Methotrexate

Methotrexate in IBD

In high doses, methotrexate has strong antiproliferative and cytotoxic effects. It inhibits the dihydrofolate reductase enzyme in a competitive manner. Indirectly, this drug depletes the amount of tetrahydrofolate, which is required for the thymidylate synthase enzyme in order to synthesize thymidine for DNA synthesis.

For other applications of methotrexate, see the chapters on oncology and rheumatoid arthritis. In low doses, methotrexate has anti-inflammatory properties. In this mechanism, methotrexate interferes in various conversions in the adenosine metabolism (see additional graphic). Methotrexate inhibits the enzyme AICAR transformylase which converts AICAR (5-aminoimidazole-4-carboxamide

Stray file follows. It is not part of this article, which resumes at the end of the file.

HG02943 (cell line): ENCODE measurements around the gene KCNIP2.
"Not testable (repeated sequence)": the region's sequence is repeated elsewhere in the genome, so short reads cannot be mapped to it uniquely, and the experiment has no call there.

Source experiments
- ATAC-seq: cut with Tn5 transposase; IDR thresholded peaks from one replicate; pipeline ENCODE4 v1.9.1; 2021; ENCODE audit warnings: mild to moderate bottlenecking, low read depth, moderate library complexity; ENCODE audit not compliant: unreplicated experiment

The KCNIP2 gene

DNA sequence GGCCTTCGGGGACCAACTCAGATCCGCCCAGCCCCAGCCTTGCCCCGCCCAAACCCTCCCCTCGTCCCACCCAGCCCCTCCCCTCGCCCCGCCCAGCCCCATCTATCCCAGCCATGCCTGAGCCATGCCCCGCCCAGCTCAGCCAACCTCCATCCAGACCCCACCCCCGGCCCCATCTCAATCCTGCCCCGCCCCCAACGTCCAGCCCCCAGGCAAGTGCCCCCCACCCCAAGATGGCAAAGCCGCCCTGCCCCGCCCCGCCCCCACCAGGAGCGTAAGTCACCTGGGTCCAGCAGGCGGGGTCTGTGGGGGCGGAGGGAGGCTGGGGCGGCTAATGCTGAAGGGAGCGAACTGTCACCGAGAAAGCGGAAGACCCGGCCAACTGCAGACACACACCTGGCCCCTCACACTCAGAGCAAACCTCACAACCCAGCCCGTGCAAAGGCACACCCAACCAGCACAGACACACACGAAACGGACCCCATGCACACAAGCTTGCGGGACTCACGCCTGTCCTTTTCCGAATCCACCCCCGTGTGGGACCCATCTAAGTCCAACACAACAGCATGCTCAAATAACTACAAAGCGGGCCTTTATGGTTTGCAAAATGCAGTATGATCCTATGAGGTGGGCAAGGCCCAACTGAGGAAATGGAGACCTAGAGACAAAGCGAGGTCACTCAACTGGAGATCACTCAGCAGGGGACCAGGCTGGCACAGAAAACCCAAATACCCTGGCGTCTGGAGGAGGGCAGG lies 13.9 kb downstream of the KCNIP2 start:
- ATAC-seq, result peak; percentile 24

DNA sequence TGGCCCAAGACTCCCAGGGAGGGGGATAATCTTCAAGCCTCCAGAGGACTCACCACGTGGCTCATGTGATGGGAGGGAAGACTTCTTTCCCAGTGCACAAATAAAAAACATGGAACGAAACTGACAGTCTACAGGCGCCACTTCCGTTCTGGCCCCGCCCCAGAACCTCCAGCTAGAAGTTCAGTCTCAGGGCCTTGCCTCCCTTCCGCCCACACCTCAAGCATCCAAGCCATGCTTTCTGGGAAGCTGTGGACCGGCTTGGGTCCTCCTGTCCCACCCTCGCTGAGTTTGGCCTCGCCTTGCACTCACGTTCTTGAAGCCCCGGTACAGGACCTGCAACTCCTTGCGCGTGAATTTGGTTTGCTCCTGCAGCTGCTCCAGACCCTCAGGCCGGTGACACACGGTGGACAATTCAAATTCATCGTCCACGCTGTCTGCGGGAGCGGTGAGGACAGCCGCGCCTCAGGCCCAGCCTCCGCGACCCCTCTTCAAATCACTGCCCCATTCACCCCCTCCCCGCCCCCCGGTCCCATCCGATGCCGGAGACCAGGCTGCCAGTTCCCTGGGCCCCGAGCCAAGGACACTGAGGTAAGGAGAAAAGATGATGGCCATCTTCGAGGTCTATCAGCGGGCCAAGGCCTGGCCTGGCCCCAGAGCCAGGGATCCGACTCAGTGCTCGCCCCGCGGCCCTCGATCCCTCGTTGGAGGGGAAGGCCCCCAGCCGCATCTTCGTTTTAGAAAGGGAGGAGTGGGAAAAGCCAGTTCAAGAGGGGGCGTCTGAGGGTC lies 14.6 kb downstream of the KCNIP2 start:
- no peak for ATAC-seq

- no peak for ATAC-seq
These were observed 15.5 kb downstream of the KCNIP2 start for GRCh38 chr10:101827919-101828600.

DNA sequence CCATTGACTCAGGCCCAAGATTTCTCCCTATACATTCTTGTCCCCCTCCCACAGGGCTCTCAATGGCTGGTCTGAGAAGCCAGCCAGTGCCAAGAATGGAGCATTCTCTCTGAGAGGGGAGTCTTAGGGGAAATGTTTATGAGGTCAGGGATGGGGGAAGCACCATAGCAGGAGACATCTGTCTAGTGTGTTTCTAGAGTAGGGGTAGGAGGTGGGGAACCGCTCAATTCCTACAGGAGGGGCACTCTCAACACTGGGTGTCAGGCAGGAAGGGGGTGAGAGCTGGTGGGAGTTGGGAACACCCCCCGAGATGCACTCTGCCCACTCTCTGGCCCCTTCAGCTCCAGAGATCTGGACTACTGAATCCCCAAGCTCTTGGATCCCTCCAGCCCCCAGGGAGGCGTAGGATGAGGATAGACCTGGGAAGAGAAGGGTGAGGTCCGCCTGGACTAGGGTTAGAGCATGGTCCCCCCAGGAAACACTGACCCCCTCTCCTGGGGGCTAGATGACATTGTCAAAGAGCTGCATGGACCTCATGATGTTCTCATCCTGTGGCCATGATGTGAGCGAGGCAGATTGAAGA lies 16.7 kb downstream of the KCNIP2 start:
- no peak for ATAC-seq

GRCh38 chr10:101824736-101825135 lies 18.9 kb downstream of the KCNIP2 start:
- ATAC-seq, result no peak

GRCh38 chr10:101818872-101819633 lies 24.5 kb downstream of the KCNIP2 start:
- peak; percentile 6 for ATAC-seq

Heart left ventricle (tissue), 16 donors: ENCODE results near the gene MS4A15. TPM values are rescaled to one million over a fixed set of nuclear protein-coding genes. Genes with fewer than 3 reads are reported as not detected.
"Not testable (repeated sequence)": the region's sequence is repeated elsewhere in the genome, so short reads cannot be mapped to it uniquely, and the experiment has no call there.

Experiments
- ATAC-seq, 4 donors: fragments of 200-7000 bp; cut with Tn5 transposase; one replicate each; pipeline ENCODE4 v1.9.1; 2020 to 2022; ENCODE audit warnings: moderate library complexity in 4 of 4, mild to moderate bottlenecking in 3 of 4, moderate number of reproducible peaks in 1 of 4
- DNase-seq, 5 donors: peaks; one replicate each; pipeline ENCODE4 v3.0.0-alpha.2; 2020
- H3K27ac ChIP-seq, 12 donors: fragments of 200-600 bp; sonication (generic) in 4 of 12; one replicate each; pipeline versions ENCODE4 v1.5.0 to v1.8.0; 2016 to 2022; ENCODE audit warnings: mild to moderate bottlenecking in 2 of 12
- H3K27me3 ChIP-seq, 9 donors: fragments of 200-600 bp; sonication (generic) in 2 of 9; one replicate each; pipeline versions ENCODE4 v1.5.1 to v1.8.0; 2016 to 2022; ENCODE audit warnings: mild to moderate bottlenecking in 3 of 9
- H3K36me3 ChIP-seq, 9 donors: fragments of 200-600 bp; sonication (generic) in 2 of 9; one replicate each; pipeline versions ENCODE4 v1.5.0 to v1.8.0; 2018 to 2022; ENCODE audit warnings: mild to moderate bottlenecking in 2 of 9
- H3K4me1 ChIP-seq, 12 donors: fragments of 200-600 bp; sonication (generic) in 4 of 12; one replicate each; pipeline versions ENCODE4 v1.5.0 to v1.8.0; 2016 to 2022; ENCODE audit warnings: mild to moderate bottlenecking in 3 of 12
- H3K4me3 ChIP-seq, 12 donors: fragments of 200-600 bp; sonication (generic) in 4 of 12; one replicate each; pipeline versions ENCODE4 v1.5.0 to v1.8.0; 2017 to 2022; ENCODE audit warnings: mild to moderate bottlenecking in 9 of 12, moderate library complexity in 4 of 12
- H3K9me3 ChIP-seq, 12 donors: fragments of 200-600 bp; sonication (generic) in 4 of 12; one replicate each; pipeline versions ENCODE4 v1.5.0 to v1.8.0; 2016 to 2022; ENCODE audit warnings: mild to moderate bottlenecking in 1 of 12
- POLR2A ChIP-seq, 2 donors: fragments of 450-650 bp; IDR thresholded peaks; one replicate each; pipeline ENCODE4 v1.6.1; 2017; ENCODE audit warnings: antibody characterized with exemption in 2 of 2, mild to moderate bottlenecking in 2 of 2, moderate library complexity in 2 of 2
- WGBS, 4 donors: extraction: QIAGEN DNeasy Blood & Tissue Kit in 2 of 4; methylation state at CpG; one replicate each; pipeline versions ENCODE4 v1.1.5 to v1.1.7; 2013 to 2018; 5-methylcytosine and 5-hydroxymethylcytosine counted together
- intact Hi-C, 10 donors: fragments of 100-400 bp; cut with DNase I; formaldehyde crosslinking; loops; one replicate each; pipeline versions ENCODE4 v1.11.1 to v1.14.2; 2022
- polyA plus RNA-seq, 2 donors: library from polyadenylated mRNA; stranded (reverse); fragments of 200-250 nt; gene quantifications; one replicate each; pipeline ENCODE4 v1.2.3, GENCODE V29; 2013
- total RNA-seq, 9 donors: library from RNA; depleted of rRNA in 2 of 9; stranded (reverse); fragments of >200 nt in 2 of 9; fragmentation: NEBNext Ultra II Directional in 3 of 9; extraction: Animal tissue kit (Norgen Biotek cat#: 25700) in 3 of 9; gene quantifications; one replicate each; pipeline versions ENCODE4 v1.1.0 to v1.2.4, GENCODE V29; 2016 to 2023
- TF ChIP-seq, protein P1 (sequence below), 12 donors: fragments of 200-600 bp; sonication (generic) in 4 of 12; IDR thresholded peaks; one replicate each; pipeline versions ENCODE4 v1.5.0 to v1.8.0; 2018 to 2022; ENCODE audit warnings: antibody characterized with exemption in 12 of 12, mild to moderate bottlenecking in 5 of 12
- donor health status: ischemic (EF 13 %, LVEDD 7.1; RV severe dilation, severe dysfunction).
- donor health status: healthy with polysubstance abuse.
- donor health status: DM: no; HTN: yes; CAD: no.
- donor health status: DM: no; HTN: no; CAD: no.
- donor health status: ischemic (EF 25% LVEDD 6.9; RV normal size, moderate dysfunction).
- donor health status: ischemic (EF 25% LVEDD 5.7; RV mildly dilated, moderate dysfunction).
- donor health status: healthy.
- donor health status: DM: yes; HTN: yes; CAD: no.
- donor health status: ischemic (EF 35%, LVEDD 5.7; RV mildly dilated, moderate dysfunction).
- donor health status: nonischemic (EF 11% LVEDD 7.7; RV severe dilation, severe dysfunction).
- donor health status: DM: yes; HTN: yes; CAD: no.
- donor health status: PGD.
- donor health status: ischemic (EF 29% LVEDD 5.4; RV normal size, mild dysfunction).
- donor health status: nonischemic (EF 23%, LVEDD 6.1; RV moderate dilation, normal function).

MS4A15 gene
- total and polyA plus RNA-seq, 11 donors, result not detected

ribonucleotide) into formyl-AICAR. This results in AICAR accumulation, which in turn inhibits the enzymes AMP deaminase and adenosine deaminase. This results in accumulation of adenosine, which is transported out of the cell. Methotrexate stimulates the enzyme ecto-5-nucleotidase, which contributes to the increased extracellular adenosine concentration. Subsequent stimulation of adenosine receptors on all kinds of immune cells results in decreased expression, transcription, and release of inflammatory mediators (mainly interleukines and TNF). Low-dose methotrexate is now accepted as an effective and safe treatment in glucocorticoid-dependent and thiopurine-intolerant patients with Crohn’s disease, but not ulcerative colitis. It remains to be seen whether low dose methotrexate may also be useful in long term maintenance therapy in patients with inflammatory bowel disease. Furthermor, it is considered as an alternative steroid-sparing agent.